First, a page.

Introducing Jacey Anderson, Postdoc in Oral History and Social Justice

Jacey Anderson headshot.
Jacey Anderson

Joining Duke University on July 1, Jacey Anderson will be the inaugural Bill and Lorna Chafe Postdoctoral Fellow in Oral History and Social Justice at the Center for Documentary Studies (CDS) and the Department of History.

Anderson is an environmental historian who specializes in community-based participatory research methodologies. She earned her Ph.D. in history from Montana State University earlier this year.

Anderson’s dissertation was a transnational comparative study that examined how farmers and ranchers in Montana and northeastern El Salvador successfully resisted proposed mining projects in the late 20th and early 21st centuries. She has published book chapters and journal articles in both English and Spanish with Routledge Press, “Revista Realidad” (El Salvador), and “Istmo: Revista de estudios literarios y culturales centroamericanos” (Nicaragua).

As a trained public historian, Anderson is interested in fostering dialogue between academia and the public by creating spaces for communities to explore their own pasts in order to inform their present.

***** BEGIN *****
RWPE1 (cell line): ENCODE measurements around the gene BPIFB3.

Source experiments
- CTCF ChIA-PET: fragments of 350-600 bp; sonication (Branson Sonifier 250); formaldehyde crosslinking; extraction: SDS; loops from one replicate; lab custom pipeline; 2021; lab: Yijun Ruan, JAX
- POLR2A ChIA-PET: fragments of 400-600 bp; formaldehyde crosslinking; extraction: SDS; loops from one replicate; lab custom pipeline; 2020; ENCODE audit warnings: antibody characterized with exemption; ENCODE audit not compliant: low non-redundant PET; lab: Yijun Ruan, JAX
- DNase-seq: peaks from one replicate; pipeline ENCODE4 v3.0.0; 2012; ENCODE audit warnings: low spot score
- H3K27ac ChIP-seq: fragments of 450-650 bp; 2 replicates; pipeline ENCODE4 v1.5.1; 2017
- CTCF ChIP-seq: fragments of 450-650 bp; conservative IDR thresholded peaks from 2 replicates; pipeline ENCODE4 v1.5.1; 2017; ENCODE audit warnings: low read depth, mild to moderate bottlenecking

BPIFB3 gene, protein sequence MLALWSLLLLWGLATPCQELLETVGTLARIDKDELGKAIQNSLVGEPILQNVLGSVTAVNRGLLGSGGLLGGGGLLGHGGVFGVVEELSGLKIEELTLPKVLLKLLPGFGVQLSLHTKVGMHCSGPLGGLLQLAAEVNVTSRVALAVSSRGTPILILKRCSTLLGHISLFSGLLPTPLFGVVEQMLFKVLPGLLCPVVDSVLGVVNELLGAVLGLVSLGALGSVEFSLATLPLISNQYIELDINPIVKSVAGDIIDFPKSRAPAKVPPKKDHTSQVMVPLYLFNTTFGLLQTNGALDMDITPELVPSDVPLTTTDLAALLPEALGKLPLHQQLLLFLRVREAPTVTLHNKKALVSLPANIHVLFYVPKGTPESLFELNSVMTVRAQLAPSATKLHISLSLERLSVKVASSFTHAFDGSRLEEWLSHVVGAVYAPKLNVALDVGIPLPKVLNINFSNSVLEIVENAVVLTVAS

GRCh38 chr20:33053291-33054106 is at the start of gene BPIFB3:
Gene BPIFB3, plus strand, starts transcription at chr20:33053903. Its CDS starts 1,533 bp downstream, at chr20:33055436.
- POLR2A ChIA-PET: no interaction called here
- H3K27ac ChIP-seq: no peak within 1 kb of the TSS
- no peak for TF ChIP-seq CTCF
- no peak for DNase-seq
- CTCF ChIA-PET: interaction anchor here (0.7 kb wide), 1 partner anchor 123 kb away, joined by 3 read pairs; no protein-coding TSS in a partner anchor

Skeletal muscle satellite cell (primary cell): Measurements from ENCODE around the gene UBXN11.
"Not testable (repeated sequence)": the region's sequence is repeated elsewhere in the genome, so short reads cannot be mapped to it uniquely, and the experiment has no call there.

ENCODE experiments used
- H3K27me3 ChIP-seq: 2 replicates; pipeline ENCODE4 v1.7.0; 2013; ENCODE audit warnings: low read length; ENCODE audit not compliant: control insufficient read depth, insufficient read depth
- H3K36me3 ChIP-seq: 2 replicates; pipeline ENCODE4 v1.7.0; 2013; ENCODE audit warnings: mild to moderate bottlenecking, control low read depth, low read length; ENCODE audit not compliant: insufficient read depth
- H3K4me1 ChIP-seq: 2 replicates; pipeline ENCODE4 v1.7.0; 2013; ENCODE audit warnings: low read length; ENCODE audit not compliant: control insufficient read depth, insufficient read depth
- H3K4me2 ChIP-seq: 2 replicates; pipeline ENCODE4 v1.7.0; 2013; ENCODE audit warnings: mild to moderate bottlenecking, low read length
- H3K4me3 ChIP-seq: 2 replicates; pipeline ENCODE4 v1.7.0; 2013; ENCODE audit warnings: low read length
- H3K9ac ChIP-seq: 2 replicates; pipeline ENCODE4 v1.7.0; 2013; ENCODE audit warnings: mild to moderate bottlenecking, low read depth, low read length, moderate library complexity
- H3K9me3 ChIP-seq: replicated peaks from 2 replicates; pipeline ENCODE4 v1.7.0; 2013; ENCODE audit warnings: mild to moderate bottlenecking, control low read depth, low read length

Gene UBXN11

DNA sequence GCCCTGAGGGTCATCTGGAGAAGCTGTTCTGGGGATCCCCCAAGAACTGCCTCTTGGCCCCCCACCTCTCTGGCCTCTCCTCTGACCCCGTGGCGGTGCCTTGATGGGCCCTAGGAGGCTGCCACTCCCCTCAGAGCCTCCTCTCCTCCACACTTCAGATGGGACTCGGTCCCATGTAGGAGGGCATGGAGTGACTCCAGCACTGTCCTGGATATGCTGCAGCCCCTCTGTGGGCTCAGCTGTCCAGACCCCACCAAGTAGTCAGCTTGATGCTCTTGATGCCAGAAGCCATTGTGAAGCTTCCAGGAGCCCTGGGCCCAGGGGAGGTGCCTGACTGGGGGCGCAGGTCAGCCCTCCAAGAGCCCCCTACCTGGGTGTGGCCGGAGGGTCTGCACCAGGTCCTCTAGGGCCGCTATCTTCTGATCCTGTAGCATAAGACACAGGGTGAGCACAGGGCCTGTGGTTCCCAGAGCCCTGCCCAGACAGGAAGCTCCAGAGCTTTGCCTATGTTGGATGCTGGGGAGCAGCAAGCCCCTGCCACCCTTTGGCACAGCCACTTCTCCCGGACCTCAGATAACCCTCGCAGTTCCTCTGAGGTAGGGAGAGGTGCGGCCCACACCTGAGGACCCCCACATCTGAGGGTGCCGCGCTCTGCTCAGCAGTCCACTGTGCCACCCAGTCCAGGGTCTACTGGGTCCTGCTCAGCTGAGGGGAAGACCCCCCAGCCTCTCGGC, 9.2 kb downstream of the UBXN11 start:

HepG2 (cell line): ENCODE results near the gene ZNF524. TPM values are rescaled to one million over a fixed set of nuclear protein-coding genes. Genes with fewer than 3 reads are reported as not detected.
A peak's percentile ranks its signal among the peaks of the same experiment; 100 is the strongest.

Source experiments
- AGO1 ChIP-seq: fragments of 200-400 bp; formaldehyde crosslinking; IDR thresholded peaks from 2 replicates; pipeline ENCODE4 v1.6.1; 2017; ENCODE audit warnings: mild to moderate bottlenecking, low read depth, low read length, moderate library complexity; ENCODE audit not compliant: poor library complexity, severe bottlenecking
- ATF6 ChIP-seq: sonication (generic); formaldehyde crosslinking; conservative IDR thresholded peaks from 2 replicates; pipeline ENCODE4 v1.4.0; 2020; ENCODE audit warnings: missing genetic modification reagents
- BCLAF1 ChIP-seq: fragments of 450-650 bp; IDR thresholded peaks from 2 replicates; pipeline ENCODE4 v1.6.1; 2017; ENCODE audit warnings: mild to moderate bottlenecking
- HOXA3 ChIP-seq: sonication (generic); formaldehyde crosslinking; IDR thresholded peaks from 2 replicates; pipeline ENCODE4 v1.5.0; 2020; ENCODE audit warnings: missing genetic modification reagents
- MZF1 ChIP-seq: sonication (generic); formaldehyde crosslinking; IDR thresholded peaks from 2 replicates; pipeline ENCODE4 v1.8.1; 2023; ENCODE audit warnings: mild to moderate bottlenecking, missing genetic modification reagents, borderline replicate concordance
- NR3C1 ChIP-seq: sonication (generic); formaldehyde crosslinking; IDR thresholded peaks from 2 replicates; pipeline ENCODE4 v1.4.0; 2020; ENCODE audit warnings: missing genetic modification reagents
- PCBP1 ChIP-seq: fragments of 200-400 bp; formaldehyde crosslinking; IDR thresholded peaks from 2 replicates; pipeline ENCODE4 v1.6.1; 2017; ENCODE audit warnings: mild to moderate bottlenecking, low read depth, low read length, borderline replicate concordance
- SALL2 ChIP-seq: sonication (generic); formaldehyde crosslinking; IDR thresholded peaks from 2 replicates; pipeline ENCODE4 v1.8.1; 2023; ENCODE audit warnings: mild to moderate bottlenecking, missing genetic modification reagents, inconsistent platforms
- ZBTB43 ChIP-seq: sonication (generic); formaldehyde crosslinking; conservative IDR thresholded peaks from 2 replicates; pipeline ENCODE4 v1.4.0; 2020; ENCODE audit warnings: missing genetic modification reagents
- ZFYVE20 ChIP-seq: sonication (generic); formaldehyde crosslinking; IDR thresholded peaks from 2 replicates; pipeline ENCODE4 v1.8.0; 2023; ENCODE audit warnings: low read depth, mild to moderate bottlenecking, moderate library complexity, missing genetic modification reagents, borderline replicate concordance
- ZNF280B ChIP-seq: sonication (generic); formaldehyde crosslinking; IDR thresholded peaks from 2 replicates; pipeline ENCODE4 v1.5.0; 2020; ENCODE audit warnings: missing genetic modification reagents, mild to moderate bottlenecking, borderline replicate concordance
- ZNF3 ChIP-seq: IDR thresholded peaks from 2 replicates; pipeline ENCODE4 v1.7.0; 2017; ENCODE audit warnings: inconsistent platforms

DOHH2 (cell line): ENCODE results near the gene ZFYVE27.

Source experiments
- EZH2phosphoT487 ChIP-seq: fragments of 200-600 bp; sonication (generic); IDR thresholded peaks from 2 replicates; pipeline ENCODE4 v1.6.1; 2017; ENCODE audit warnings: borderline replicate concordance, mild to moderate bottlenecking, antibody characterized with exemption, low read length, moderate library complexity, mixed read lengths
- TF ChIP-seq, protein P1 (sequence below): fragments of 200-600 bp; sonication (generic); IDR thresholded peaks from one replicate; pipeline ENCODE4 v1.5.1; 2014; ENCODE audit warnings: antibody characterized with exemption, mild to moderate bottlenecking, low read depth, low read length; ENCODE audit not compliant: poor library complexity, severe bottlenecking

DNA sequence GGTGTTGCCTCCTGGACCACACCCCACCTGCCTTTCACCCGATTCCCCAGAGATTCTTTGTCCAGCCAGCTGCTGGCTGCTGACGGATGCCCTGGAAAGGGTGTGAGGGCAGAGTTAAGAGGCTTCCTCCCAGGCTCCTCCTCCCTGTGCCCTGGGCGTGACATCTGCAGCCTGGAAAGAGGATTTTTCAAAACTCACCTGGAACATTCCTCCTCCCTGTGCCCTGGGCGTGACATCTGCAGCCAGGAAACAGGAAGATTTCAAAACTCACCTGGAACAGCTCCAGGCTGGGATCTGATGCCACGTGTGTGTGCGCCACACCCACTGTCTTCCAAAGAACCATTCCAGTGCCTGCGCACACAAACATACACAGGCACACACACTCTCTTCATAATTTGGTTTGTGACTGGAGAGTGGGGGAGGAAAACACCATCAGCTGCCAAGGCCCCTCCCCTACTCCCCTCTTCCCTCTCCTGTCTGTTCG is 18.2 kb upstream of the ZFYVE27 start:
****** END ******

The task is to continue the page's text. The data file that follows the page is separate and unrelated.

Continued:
During the two-year postdoctoral fellowship, Anderson will teach two courses per year. One course will be an introduction to oral history methodology and practice, and one will be structured around an oral history project, potentially in partnership with a community organization, cultural institution or history museum. She will take part in the intellectual life of CDS and the Department of History, and assist in the development of collaborative projects that link these two units and draw on the talents of Duke students.

CDS and History both have a long tradition of engagement with major oral history projects, most notably Behind the Veil: Documenting African-American Life in the Jim Crow South, and the Student Nonviolent Coordinating Committee (SNCC) Legacy Project.

The search committee for this postdoc was chaired by Anne Whisnant (Social Science Research Institute), and included Gunther Peck (History and Public Policy) and John Biewen (Kenan Institute for Ethics).

Lorna and Bill Chafe hiking by a lake.
Lorna and Bill Chafe at Acadia National Park in Maine, 2014 (Photo: Chris Chafe)

About Bill and Lorna Chafe

In 2017, CDS was the main beneficiary of a $1 million gift to Duke from CDS cofounder and renowned historian William H. Chafe and longtime educator and social activist Lorna Chafe.

The Lorna and William Chafe Fund supports scholars and documentarians at CDS who are using oral history to address issues of social justice. Such work is central to the organizational mission envisioned more than 30 years ago by Chafe and fellow founders Robert Coles, Alex Harris and Iris Tillman Hill.

From the time they first met at an American Baptist Youth Conference in the late 1950s, the Chafes have shared a commitment to the values of social justice.